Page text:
Spending the autumn at home rather than the Bellomont, Lily begins to save up her finances. She also takes interest in philanthropy after being introduced to charitable giving by Gerty Farish, something which will factor in more later in the novel. Meanwhile, Carry Fisher invites her on an outing to the Adirondack Mountains over Thanksgiving, to which Lily readily assents, enjoying the trip very much.
Upon returning, Lily receives a visit from Simon Rosedale, who invites her to the opera. He tells her that he knows of her investment successes, which angers Lily because she now knows that Gus Trenor has been telling people about her speculation. She goes to the opera in order to show off her beautiful looks, and she decides to forgive Trenor for telling people about her financial success. Nevertheless, Trenor confronts Lily and tells her that she does not spend enough time with him anymore; he thinks she is using him only to handle her finances. Trenor is very angry and blunt as he criticizes Lily, which scares her to some extent because she now knows that Trenor feels that she owes him something. Later on at the opera, Lily speaks with George Dorset, which reminds Lily that she still has the letters that Bertha Dorset wrote to Selden. Instead of using the letters against Bertha, Lily decides that she will forgive Bertha even though she ruined Lily's chances of marrying Gryce.
As the holiday season begins in New York, we learn that the autumn made for bad trading on Wall Street, leaving thousands of people poor. However, Rosedale has almost doubled his money after investing in the right stocks. He is beginning to look upon Lily as a potential bride.
Meanwhile, Lily is having troubles with her cousin, Grace Stepney. Both women are vying for the affection of Mrs. Peniston, and the resourceful Lily manages to deny Grace an invitation to one of Mrs. Peniston's big dinner parties. In turn, Grace tells Mrs. Peniston that Lily and Gus Trenor may be having an affair because they have been seen walking alone together in the park. Grace suspects that Lily has financial reasons for flirting with Trenor, and Grace further tells Mrs. Peniston that Lily plays cards for money and has accrued a gambling debt, news which infuriates Mrs. Peniston and makes her angry with Lily.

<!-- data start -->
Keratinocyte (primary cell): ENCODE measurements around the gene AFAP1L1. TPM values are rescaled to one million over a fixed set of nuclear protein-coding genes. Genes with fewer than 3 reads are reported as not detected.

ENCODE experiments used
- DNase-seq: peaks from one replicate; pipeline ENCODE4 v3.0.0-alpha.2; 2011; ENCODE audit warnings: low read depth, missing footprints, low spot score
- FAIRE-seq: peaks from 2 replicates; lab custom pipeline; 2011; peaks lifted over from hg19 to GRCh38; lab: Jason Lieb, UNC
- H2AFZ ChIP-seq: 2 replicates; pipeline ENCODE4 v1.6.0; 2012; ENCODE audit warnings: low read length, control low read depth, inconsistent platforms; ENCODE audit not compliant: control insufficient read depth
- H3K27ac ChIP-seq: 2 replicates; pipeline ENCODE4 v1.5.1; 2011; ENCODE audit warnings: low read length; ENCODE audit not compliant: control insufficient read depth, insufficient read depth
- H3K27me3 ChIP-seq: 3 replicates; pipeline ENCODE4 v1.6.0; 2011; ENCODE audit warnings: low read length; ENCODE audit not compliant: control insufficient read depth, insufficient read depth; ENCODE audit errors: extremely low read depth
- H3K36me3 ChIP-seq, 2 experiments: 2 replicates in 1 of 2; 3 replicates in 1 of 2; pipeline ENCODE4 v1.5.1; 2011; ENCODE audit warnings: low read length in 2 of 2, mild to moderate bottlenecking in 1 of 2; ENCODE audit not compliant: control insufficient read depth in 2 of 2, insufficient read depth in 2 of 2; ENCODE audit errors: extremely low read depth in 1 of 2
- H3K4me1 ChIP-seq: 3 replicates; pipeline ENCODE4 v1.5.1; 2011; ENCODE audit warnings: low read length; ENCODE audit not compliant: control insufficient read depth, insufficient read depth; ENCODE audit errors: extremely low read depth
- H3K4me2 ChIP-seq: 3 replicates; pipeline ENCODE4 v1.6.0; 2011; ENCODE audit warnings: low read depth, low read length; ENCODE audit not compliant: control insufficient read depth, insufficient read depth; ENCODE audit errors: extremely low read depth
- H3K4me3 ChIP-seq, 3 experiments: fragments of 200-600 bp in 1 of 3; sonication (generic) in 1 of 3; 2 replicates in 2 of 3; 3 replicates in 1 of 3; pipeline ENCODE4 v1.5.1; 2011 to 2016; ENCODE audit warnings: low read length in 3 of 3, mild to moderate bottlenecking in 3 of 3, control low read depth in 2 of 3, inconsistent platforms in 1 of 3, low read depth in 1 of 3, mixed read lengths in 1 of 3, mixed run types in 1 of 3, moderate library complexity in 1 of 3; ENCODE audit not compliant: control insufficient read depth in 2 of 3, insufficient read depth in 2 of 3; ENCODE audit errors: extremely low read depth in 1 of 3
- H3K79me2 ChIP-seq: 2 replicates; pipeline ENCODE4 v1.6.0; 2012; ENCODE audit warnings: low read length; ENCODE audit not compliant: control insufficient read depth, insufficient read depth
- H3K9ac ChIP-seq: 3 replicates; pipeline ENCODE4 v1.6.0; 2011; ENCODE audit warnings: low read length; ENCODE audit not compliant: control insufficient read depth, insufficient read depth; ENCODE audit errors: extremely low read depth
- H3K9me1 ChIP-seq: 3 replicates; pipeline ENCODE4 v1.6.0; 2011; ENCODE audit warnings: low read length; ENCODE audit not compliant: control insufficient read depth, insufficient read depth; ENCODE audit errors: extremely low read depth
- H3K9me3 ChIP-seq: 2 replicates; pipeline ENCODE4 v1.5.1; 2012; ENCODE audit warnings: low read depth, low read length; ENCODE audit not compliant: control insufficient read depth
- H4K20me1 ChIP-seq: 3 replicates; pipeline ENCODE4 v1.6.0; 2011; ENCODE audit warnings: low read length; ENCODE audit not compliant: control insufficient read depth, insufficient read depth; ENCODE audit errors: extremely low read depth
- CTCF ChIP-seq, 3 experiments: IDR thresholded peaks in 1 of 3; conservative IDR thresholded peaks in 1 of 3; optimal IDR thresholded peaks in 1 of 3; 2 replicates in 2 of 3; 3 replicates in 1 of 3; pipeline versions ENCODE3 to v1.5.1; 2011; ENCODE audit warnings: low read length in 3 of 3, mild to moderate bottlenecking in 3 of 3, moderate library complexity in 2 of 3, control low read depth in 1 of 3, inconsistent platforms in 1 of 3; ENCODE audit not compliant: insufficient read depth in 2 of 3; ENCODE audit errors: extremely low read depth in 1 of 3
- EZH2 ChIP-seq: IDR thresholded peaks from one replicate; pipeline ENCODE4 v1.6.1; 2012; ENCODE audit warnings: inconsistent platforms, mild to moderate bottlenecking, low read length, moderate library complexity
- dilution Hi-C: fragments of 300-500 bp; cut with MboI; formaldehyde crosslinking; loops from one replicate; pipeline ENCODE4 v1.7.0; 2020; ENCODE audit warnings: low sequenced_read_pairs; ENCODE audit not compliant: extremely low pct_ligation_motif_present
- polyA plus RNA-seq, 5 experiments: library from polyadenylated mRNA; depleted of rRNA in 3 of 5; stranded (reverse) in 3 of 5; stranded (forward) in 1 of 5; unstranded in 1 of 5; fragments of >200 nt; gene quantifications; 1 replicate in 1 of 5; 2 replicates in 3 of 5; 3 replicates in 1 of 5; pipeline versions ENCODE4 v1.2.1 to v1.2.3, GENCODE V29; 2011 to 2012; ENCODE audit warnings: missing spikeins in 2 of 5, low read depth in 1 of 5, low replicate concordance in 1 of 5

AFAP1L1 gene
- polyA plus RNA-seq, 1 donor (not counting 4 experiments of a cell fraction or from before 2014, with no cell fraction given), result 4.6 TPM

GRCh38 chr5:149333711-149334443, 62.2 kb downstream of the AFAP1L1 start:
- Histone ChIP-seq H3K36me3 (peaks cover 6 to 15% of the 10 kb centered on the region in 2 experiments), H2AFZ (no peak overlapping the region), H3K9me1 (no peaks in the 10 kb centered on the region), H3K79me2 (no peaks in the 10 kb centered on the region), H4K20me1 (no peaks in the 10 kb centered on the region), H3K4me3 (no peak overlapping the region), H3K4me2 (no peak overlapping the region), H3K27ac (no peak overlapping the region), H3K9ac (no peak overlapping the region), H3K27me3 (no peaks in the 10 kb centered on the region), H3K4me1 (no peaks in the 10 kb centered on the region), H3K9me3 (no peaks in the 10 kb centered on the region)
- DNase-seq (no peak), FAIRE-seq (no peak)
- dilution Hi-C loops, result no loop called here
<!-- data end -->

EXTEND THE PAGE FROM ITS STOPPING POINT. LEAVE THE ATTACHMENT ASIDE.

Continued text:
We see that Lily enjoys spending time with George Dorset, but she does not like being around Trenor, who is in an "unimaginable mood." Trenor married young and has had difficulty relating to women, making him unpredictable. He also lost a lot of money in the stock market over the preceding several months. Nevertheless, Lily decides to return to the Bellomont after the New Year, and she finds the house inhabited by a different brand of people, who do not play bridge and share little in common with one another. Lily tries to be a unifying force, but meets with resistance because the others seem unwilling to accept her leadership.
To establish the Bry family in the society, Mrs. Bry decides to put on a large fashion show, to be organized by Carry Fisher, in the Brys' conservatory. Lily is one of many people to participate in this "tableaux vivante"—an art form in which people wear costumes and pose in imitation of famous artistic works. (Tableaux vivants were sometimes part of social gatherings and can be thought of as art-inspired masquerade parties.) To prepare for the party Lily adorns herself in her finest dress. Her visage is described by attendees as both realistic and beautiful. At the show, Lily and Selden retreat to the garden briefly, where they sit and talk on a bench. Selden moves in and kisses Lily lightly, but Lily stresses that she cannot marry him for financial reasons. They return to the house together, where Trenor finds Lily and once again expresses his bitter feelings toward her for not spending more time with him.